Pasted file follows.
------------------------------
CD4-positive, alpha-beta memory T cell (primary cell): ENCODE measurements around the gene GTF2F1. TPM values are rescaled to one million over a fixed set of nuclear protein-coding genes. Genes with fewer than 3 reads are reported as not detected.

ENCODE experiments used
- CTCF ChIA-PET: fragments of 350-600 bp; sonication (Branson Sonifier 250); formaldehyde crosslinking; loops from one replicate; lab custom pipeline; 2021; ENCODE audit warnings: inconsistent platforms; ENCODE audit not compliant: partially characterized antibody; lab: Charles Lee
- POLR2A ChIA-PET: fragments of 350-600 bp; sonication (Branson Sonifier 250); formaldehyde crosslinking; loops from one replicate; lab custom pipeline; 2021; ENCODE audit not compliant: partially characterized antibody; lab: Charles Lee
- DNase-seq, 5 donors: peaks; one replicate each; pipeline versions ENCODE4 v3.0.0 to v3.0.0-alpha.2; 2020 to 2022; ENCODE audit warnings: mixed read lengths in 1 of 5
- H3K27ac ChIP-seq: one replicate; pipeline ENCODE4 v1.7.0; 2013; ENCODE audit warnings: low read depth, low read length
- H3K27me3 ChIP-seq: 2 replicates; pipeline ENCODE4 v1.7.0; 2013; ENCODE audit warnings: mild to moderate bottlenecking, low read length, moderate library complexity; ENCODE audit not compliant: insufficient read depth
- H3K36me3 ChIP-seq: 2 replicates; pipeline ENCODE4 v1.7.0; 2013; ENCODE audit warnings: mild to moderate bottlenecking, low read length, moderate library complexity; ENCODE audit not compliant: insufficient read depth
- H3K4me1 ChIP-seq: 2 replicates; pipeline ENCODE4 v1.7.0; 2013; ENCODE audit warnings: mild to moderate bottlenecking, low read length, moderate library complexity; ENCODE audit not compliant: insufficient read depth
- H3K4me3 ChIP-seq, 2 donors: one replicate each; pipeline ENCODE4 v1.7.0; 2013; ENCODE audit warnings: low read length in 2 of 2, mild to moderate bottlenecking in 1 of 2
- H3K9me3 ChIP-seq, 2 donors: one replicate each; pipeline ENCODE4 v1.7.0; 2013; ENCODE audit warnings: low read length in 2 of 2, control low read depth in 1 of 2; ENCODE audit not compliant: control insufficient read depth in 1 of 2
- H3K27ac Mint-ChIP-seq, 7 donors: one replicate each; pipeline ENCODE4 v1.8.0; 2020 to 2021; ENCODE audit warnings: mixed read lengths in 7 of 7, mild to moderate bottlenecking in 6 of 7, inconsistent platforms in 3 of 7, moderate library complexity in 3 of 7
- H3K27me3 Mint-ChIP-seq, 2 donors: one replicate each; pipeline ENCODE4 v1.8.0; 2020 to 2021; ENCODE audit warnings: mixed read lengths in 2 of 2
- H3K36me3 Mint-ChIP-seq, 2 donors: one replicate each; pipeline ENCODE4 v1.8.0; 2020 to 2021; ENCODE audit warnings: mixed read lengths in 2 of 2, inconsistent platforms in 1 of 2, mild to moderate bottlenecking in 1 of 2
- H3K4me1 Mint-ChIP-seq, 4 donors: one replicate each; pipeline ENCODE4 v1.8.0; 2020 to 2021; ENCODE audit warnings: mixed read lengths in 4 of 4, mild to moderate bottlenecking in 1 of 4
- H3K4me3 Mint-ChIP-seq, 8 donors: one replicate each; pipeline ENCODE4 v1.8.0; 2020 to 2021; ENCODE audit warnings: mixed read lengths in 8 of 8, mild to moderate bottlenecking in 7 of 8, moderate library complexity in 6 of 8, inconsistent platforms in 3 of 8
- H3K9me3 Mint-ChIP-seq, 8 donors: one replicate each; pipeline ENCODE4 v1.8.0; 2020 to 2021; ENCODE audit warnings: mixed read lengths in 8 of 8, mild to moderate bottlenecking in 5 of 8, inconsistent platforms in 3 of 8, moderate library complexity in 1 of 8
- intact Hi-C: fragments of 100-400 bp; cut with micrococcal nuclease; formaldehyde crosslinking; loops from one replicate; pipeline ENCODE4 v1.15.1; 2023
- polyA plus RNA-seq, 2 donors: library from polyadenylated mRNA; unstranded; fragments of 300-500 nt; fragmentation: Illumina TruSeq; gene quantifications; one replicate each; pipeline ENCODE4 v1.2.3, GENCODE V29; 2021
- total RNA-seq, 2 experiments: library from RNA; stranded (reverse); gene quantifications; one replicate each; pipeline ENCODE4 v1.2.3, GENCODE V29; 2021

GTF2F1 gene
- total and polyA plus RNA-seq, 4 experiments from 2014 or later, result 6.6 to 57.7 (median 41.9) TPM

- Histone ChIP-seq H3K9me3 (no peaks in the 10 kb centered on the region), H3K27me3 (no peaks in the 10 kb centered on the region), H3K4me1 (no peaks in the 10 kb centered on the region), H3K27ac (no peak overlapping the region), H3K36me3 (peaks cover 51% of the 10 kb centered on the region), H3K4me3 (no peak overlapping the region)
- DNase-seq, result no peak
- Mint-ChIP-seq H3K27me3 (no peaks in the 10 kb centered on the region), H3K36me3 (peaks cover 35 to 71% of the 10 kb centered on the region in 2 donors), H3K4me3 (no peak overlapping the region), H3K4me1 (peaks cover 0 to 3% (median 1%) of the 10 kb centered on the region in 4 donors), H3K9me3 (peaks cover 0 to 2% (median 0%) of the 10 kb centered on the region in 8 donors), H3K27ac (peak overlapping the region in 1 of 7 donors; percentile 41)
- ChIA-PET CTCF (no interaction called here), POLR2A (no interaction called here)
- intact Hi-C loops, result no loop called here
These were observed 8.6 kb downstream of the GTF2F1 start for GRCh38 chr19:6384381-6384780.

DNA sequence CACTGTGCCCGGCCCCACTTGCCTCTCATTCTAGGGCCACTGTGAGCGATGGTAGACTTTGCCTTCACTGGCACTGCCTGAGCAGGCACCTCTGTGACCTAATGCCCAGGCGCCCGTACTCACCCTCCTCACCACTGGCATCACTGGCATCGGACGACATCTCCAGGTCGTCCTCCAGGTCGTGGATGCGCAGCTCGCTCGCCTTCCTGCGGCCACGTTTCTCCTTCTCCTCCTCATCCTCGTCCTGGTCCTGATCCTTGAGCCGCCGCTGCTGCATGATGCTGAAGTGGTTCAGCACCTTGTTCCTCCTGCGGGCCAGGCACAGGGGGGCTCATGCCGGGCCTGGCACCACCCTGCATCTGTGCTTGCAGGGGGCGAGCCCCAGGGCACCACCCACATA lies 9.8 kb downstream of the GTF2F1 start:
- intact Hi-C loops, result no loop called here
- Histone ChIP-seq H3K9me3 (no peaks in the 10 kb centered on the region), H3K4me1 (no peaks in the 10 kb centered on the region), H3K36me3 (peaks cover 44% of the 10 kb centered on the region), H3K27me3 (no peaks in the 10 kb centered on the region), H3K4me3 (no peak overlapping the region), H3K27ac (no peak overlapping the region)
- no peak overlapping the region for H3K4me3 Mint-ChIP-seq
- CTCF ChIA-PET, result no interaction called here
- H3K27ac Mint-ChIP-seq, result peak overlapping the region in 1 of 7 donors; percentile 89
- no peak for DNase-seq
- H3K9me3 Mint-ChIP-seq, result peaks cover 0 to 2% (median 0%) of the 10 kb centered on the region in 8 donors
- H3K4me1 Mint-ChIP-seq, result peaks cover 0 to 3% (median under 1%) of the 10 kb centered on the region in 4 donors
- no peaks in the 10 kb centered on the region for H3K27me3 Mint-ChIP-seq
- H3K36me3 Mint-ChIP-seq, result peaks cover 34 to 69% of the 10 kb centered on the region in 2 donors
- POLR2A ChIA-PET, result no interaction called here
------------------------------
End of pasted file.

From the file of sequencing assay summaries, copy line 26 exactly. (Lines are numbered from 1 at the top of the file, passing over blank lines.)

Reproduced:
- ChIA-PET CTCF (no interaction called here), POLR2A (no interaction called here)